Clearly, drunkorexia has serious and lasting consequences, even for students who aren’t repeat offenders.

Source:  Online College

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Teen Drinking: A Serious Concern for Parents

Summer is here!

This time of year often comes with an increase in free time and a decrease in adult supervision.

As your child becomes more and more curious about alcohol, he or she may turn to you for answers and advice. Use this opportunity to start an open, honest conversation about drinking. Since some questions can be difficult to answer, it’s important to be prepared.

Q)  I got invited to a party, can I go?

  • A)  Ask your child if an adult will be present at the party, or if he or she thinks children will be drinking. Remind your child that even just being at a party where underage people are drinking can get them in trouble. Use this time to establish or reinforce your rules about alcohol, and what behavior you expect.

Q)  Why do you drink?

  • A)  Explain to your child your reasons for drinking – whether it’s to enhance a meal, share good times with friends, or celebrate a special occasion. Point out that if you choose to drink, it’s always in moderation. Tell your child that some people shouldn’t drink at all, including children who are underage.

Q)  Did you drink when you were a child?

  • A)  If you drank as a teenager, experts recommend that you give an honest answer.1 Explain why you were tempted to try alcohol and why underage drinking is dangerous. You could even give your child an example of an embarrassing or painful moment that occurred because of your drinking.

It is important that parents initiate these conversations as often as possible.  You may believe your child is not listening, however eventually you will realize – they are.

Drinking and driving kills.  Drinking and driving can also result in life changing ways.  As pictured above, Jacqui Saburio was changed forever by a drunk driver.

Jacqui had planned to help her father run his air conditioning factory in Caracas, Venezuela after she finished her industrial engineering studies at the university there. But first she wanted to learn to speak to English. She enrolled in a private language school in Austin, Texas. She had been in the United States for less than a month when her new friends coaxed her into going to a birthday party with them one Saturday night.  Read her full story here.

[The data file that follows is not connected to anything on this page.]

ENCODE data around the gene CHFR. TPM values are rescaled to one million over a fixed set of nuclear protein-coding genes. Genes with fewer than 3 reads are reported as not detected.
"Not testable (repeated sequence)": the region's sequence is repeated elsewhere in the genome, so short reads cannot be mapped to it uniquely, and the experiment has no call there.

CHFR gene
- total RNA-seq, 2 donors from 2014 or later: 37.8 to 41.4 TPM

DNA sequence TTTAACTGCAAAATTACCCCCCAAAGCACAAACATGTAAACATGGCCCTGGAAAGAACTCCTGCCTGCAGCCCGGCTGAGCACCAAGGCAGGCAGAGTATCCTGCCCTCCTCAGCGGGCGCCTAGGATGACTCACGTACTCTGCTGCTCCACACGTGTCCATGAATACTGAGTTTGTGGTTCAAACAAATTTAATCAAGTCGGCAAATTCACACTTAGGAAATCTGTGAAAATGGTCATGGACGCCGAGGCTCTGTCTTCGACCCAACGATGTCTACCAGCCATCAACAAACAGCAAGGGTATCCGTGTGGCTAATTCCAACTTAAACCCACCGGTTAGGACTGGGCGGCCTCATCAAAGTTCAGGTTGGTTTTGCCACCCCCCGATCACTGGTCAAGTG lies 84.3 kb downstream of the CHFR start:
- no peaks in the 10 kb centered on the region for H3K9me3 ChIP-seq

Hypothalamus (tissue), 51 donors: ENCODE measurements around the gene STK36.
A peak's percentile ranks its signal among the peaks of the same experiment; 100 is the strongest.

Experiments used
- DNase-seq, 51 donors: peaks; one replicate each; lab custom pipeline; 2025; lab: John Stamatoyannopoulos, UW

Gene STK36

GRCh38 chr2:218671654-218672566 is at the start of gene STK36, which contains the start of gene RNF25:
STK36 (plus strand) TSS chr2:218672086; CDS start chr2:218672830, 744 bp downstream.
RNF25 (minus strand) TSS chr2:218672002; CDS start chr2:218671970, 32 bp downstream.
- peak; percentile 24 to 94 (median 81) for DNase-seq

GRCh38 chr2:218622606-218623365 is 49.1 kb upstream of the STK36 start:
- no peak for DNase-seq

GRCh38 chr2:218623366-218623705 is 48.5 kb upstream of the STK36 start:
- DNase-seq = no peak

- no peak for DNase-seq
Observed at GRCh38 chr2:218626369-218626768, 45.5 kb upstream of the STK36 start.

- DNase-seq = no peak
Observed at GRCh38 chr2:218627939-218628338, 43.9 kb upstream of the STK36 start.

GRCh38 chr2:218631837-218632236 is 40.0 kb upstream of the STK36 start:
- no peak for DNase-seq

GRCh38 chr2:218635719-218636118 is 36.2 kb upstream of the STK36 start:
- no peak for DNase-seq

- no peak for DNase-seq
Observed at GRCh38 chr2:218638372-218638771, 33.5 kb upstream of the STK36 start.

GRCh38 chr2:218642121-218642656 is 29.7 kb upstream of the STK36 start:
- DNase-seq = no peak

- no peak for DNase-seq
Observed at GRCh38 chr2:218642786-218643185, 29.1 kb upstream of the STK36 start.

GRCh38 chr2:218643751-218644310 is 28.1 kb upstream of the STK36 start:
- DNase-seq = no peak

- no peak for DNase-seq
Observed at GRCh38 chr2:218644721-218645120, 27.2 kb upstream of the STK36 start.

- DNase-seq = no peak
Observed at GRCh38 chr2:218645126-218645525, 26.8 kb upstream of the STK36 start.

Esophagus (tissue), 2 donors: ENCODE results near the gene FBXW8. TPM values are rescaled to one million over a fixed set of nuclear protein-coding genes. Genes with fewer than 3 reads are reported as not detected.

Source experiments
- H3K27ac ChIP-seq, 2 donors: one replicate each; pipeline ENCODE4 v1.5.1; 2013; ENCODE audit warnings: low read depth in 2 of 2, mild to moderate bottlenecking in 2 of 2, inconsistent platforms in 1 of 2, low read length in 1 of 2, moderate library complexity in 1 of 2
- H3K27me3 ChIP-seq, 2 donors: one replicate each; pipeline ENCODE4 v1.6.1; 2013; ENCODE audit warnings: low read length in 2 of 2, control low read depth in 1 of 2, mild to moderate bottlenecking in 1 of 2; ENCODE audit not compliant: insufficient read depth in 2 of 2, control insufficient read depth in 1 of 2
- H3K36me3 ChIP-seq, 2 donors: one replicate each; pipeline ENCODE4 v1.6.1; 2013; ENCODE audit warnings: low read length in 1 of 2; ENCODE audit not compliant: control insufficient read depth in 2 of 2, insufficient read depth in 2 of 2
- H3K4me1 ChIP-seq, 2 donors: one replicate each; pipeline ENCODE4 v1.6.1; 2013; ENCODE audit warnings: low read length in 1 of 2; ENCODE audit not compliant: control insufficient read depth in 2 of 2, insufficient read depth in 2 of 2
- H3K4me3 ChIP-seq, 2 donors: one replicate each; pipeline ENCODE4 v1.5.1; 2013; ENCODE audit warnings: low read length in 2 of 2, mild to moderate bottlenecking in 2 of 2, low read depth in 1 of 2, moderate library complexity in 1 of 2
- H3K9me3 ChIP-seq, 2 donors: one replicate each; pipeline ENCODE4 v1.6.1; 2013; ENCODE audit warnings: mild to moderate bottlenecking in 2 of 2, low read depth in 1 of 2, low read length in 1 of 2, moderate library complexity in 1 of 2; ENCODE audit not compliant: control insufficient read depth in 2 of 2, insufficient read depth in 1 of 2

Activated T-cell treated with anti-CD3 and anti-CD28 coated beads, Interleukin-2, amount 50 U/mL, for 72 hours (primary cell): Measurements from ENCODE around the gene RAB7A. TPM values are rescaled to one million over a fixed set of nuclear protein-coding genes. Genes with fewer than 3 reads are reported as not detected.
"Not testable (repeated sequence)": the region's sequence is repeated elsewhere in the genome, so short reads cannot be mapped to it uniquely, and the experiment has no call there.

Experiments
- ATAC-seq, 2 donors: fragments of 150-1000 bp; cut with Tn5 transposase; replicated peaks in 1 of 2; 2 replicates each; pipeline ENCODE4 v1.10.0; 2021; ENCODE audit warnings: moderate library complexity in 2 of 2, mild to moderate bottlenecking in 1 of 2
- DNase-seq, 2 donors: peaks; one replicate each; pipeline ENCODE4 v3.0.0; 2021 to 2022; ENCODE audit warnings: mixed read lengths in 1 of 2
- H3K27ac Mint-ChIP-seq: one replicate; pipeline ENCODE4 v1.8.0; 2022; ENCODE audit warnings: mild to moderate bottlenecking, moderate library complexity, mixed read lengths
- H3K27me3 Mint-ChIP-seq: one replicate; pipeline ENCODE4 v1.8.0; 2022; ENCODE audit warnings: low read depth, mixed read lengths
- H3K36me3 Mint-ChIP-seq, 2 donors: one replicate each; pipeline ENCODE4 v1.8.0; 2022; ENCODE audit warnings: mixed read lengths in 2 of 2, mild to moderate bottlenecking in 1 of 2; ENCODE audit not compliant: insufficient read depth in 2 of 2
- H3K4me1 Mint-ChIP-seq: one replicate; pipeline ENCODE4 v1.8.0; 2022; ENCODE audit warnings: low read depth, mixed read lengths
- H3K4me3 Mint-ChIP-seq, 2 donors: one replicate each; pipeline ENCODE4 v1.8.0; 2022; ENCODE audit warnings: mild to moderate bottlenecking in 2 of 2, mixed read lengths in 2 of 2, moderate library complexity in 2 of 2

According to the 2010 Florida Youth Substance Abuse Survey, 50.3% of middle and high school students have not used alcohol in their lifetime, 75.5% have not smoked cigarettes and 74.8% have not used marijuana. Click here for more information.

Parents Universal Resource Experts – Sue Scheff: Eyeballing – A Dangerous Teen Drinking Game

Eyeballing. Yes, ‘vodka eyeballing to be exact.  Another dangerous game being played by teenagers.  Some teens claim it gets them drunk faster. Doctors say, however, it’s not worth it. They said the alcohol has a corrosive effect and can lead to an eye condition called conjunctivitis, an irritation of the cornea, or worse.

There are two ways people can do it. The first is with a shot glass. However, because the name of the game is all about getting drunk quickly, some people just take a bottle of booze and pour it straight to the eye.

According to News4Jax, “It can lead to severe and ultimately permanent blindness,” said Dr. Amit Chokshi, a local ophthalmologist.

What can parents do?  Talk to your teens.  Education and communication is the key to prevention.

Related articles:

Trunking
Rainbow Game
SNAP Game
Dangerous Games – GASP
Parent’s – The Anti-Drug
Fishbowl Parties

Read more.

Parents Universal Resources Experts – Sue Scheff: Underage Drinking – Too Smart to Start – Education is Prevention

April is Alcohol Awareness Month.  No matter what time of year, how many parents actually know when, how and why their kids are drinking? A new study suggests that teens are heavily influenced by the drinking habits of their friends.

Too Smart To Start is a public education initiative sponsored by the Substance Abuse and Mental Health Services Administration (SAMHSA) within the U.S. Department of Health and Human Services. Through this initiative, SAMHSA provides research-based strategies and materials to professionals and volunteers at the community level to help them conduct an underage alcohol use prevention program. The materials are designed to educate youth about the harms of alcohol use and to support parents and caregivers as they participate in their children’s activities.
 

Learn about the facts vs myths of underage drinking. Here are a few examples:

Myth: Alcohol isn’t as harmful as other drugs.
FACT: Alcohol increases your risk for many deadly diseases, such
as cancer. Drinking too much alcohol too quickly can lead to alcohol poisoning, which can kill you.